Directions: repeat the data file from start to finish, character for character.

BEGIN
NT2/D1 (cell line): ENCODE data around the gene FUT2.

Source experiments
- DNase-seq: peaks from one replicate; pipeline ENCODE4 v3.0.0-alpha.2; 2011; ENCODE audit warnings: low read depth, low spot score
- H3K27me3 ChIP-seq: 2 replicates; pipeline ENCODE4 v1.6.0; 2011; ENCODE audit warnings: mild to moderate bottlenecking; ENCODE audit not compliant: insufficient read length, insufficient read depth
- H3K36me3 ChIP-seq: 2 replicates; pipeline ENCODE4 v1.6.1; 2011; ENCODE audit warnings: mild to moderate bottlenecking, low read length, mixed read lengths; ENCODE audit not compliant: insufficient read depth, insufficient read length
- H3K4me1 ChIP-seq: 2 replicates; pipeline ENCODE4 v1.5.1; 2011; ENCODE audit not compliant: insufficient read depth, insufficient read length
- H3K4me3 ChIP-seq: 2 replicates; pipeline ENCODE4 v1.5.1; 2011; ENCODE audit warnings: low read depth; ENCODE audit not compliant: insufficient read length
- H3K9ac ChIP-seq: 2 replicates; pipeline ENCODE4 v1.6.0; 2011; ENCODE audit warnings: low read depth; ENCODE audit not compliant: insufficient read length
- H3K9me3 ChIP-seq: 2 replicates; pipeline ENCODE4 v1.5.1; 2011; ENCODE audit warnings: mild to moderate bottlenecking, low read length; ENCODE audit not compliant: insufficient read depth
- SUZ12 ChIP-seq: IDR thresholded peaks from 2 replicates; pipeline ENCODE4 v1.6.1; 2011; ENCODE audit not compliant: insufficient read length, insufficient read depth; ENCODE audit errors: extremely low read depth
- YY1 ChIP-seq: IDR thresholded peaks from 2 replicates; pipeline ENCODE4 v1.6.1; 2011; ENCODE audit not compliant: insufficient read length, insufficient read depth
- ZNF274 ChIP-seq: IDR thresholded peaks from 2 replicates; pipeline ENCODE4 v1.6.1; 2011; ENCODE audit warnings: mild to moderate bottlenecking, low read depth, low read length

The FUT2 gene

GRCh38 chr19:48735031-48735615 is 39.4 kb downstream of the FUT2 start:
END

NT2/D1 (cell line): ENCODE data around the gene FUT2.

Source experiments
- DNase-seq: peaks from one replicate; pipeline ENCODE4 v3.0.0-alpha.2; 2011; ENCODE audit warnings: low read depth, low spot score
- H3K27me3 ChIP-seq: 2 replicates; pipeline ENCODE4 v1.6.0; 2011; ENCODE audit warnings: mild to moderate bottlenecking; ENCODE audit not compliant: insufficient read length, insufficient read depth
- H3K36me3 ChIP-seq: 2 replicates; pipeline ENCODE4 v1.6.1; 2011; ENCODE audit warnings: mild to moderate bottlenecking, low read length, mixed read lengths; ENCODE audit not compliant: insufficient read depth, insufficient read length
- H3K4me1 ChIP-seq: 2 replicates; pipeline ENCODE4 v1.5.1; 2011; ENCODE audit not compliant: insufficient read depth, insufficient read length
- H3K4me3 ChIP-seq: 2 replicates; pipeline ENCODE4 v1.5.1; 2011; ENCODE audit warnings: low read depth; ENCODE audit not compliant: insufficient read length
- H3K9ac ChIP-seq: 2 replicates; pipeline ENCODE4 v1.6.0; 2011; ENCODE audit warnings: low read depth; ENCODE audit not compliant: insufficient read length
- H3K9me3 ChIP-seq: 2 replicates; pipeline ENCODE4 v1.5.1; 2011; ENCODE audit warnings: mild to moderate bottlenecking, low read length; ENCODE audit not compliant: insufficient read depth
- SUZ12 ChIP-seq: IDR thresholded peaks from 2 replicates; pipeline ENCODE4 v1.6.1; 2011; ENCODE audit not compliant: insufficient read length, insufficient read depth; ENCODE audit errors: extremely low read depth
- YY1 ChIP-seq: IDR thresholded peaks from 2 replicates; pipeline ENCODE4 v1.6.1; 2011; ENCODE audit not compliant: insufficient read length, insufficient read depth
- ZNF274 ChIP-seq: IDR thresholded peaks from 2 replicates; pipeline ENCODE4 v1.6.1; 2011; ENCODE audit warnings: mild to moderate bottlenecking, low read depth, low read length

The FUT2 gene

GRCh38 chr19:48735031-48735615 is 39.4 kb downstream of the FUT2 start: